Mar 28, 2023

Partners – Beware what your Partner Represents to Others!

By: Julie Koenig

Pursuant to 11 U.S.C. §523(a), certain categories of debts may be held non-dischargeable in bankruptcy.   One category is debts for money, property, services, or an extension, renewal, or refinancing of credit, to the extent obtained by false pretenses, a false representation, or actual fraud, other than a statement respecting the debtor’s or an insider’s financial condition.  §523(a)(2)(A).

            To prevail in a §523(a)(2)(A) action, a creditor must prove five elements by a preponderance of the evidence:  (1) a misrepresentation, fraudulent omission or deceptive conduct by the debtor[1]; (2) knowledge of the falsity or deceptiveness of his statement or conduct; (3) the debtor[2] made the representation with the intention and purpose of deceiving the creditor; (4) the creditor justifiably relied on the representation; and (5) the creditor sustained damage as the proximate result of the representation.   Turtle Rock Meadows Homeowners Ass’n v. Slyman (In re Slyman), 234 F.3d 1081, 1085 ((th Cir. 2000).

            Seems pretty simple doesn’t it?  The potentially non-dischargeable debt is particular to the debtor – wrong!    A creditor just spent the last nine years obtaining a Supreme Court ruling that both a husband and wife, as partners, were liable on a non-dischargeable debt because the husband failed to disclose pertinent information on a real estate disclosure form.  Pay attention to what your partners represents to third parties!


            In 2005, Kate Bartenwerfer and her then boyfriend, David Bartenwerfer, jointly purchased a house in San Francisco.   They decided to form a partnership to renovate the house and resell it for a profit.  From 2005 until 2008, David Bartenwerfer remodeled the house - hiring an architect, structural engineer, designer, and general contractor to perform the repairs.  During this time Kate Bartenwerfer worked a full time job and had little involvement in the renovations.  At some point during this process the two were married.

            In 2007, they placed the property on the market and ultimately entered into a sales contract with Kieran Buckley, to sell him the house.   As part of the sales contract, David executed a disclosure statement and a supplemental disclosure statement but failed to disclose information regarding water leaks, window conditions, permits and a missing fire escape.  Although the buyer was himself a general contractor, the omissions and attendant defects were not discovered until after the closing on the sale.

The Road to the Supreme Court

Mr. Buckley sued the Bartenwerfers in San Francisco County Superior Court for breach of contract, negligent misrepresentation, intentional misrepresentation, and seller’s failure to disclose information regarding the sale.  After a 19 day jury trial, the jury returned a verdict in favor of Mr. Buckley and against both David and Kate Bartenwerfer for, among other things, non-disclosure of material facts.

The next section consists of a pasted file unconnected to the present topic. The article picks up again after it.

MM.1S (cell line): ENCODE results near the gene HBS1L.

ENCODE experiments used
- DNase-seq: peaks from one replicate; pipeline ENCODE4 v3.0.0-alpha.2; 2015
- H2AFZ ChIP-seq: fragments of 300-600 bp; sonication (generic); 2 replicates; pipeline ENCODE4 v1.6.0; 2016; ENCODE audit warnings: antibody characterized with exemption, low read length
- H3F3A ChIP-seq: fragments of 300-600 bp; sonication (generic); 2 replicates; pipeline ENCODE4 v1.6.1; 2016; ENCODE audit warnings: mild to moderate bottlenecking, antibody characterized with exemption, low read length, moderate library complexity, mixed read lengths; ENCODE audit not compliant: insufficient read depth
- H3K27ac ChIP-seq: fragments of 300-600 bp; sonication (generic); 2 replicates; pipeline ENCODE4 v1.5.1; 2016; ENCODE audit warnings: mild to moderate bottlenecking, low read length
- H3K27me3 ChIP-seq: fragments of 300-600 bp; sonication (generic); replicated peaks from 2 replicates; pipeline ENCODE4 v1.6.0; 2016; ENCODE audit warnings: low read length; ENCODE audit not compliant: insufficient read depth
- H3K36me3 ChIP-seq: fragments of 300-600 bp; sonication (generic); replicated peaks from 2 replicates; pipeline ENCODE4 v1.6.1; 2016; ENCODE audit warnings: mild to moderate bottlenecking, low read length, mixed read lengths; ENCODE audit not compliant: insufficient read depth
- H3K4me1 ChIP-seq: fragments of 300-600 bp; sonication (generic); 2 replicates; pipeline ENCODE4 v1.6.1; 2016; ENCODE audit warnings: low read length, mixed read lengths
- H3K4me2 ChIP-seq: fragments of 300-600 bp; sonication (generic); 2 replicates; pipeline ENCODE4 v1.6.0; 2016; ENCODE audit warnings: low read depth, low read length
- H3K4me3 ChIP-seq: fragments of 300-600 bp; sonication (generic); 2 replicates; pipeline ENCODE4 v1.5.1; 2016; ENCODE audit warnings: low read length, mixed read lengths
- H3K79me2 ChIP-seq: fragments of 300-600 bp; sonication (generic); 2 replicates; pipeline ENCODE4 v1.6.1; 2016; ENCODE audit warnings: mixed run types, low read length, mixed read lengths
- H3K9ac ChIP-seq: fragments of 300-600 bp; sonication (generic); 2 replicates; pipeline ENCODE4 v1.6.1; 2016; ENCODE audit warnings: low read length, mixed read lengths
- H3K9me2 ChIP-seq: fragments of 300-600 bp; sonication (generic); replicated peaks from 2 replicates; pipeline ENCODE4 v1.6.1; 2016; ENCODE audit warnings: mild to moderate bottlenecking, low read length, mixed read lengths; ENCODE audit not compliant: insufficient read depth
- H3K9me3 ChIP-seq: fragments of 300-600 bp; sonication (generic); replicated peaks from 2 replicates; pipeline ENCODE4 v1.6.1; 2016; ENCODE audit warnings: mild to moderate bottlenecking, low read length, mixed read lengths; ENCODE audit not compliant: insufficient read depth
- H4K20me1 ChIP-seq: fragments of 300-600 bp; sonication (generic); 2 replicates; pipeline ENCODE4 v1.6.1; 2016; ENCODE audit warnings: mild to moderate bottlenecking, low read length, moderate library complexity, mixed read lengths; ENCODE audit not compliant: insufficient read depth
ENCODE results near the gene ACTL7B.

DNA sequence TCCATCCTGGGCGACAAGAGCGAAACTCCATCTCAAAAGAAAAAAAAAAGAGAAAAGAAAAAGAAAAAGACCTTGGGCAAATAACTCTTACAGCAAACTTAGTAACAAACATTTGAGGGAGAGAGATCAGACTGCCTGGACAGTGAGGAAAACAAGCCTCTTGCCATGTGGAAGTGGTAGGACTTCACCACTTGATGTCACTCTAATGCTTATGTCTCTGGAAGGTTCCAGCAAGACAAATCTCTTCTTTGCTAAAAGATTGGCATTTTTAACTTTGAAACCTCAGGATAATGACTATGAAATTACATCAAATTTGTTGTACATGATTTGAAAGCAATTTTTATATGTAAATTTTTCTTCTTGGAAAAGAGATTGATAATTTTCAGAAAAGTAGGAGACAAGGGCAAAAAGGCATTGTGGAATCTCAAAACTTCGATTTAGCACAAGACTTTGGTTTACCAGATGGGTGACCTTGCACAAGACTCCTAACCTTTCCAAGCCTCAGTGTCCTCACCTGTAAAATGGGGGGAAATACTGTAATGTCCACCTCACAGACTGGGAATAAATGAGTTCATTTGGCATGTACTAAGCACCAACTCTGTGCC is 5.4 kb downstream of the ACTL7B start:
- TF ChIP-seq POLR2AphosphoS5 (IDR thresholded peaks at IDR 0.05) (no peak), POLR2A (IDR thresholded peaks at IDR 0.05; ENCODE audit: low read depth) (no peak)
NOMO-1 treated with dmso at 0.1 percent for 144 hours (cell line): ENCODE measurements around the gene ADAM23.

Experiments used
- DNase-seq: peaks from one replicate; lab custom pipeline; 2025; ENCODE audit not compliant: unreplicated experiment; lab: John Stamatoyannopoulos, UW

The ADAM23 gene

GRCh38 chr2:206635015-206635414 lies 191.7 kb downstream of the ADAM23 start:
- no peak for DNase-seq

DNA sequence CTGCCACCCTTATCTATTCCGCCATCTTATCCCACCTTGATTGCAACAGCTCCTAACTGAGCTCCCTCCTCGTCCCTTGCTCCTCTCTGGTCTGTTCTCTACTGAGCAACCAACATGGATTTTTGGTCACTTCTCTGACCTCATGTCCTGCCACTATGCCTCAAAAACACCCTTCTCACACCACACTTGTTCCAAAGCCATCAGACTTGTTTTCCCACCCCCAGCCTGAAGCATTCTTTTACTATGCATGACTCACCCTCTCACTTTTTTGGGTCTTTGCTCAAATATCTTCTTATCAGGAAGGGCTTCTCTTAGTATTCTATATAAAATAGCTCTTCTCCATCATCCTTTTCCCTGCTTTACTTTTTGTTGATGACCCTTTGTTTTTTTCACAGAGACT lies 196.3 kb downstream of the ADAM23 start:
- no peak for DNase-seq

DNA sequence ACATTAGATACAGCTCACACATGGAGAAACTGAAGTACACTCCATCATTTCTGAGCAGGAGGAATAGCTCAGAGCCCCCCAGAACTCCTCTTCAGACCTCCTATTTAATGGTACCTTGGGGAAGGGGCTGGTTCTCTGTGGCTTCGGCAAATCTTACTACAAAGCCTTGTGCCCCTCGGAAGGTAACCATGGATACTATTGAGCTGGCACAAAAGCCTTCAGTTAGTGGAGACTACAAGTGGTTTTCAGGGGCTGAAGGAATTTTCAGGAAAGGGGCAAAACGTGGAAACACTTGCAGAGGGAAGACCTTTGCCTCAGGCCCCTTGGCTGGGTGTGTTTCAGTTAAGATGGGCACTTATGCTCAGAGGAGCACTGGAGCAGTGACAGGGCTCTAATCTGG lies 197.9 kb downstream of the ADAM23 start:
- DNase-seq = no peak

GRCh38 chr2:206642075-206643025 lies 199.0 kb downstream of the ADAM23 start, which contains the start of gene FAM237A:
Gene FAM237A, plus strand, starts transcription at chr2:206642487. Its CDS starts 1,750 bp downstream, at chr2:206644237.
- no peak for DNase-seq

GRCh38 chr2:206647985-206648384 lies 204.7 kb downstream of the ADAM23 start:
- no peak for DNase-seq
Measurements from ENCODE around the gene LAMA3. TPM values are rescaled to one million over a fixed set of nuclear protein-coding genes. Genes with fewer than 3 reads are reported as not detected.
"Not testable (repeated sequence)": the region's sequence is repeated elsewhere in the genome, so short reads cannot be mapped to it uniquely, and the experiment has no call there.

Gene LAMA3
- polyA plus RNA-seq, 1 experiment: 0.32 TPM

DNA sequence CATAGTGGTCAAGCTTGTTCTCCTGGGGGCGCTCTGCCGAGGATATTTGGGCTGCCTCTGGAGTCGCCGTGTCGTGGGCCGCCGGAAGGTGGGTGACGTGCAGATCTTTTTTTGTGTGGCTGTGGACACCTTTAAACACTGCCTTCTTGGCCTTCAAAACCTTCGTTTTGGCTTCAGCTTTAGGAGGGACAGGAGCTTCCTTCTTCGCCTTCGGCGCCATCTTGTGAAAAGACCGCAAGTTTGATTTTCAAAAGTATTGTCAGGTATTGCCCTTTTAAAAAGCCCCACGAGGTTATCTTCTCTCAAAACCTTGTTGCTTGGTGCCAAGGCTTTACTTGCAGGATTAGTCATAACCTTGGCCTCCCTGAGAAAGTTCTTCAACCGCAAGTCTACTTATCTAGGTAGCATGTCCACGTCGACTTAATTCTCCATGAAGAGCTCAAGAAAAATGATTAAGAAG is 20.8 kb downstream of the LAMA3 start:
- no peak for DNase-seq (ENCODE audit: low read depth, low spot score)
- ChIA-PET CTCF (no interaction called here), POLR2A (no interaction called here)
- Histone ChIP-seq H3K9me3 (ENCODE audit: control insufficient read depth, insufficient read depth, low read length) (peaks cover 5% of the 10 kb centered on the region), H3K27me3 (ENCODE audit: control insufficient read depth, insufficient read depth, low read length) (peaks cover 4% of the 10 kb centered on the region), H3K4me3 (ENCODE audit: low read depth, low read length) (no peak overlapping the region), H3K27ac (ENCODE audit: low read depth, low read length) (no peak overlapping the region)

Unable to satisfy the judgment and pay other debts, the Bartenwerfers filed for Chapter 7 bankruptcy relief.   Mr. Buckley filed an adversary proceeding to have his debt as to both parties ruled non-dischargeable under §523(a)(2)(A).   The bankruptcy court found in favor of Mr. Buckley and held the judgment debt to be non-dischargeable as to both David and Kate Bartenwerfer.

            The Bartenwerfers appealed to the Ninth Circuit Bankruptcy Appellate Panel which agreed as to David’s fraudulent intent but not as to Kate’s.  The case was remanded to the bankruptcy court who, after a second trial, determined that Kate lacked the requisite knowledge of David’s fraud and could therefore discharge the judgment debt.  The Bankruptcy Appellate Panel affirmed that judgment.

            On appeal to the full Ninth Circuit, the appellate court reversed in relevant part holding that a debtor who is liable for her partner’s fraud cannot discharge that debt in bankruptcy, regardless of her own culpability.  The Ninth Circuit, in reaching its decision, relied upon  an 1885  Supreme Court decision - Strang v. Bradner, 114 U.S. 555 (1885).

The Supreme Court

            The case was then appealed to the Supreme Court which granted certiorari to resolve confusion in the lower courts on the meaning of §523(a)(2)(A).

            The Supreme Court determined that the passive voice in §523(a)(2)(A) does not hide the relevant actor in plain sight – it removes the actor altogether.  “Congress framed §523(a)(2)(A) to ‘focus on an event that occurs without respect to a specific actor, and therefore without respect to any actor’s intent or culpability.”’[3]  The Court upheld its 1885 determination that “the fraud of one partner should be imputed to the other partners, who ‘received and appropriated the fruits of the fraudulent conduct.’” [4]  Therefore the Supreme Court affirmed the Ninth Circuit’s judgment that Kate Bartenwerfer’s debt is not dischargeable in bankruptcy.

            This Supreme Court ruling applies to partnership debts only.  If the Bartenwerfer’s had formed a limited liability entity, Kate would have been insulated from personal exposure to the business’s debts.  Unfortunately, most partners never think to form a separate limited liability company in flipping houses or other small businesses.


[1]   Emphasis supplied

[2]   Id.

[3]   Citing Dean v. United States, 556 U.S. 568, 572 (2009).

[4]  Bartenwerfer v. Buckley, 598 U.S. ____(2023); citing Strang at 561;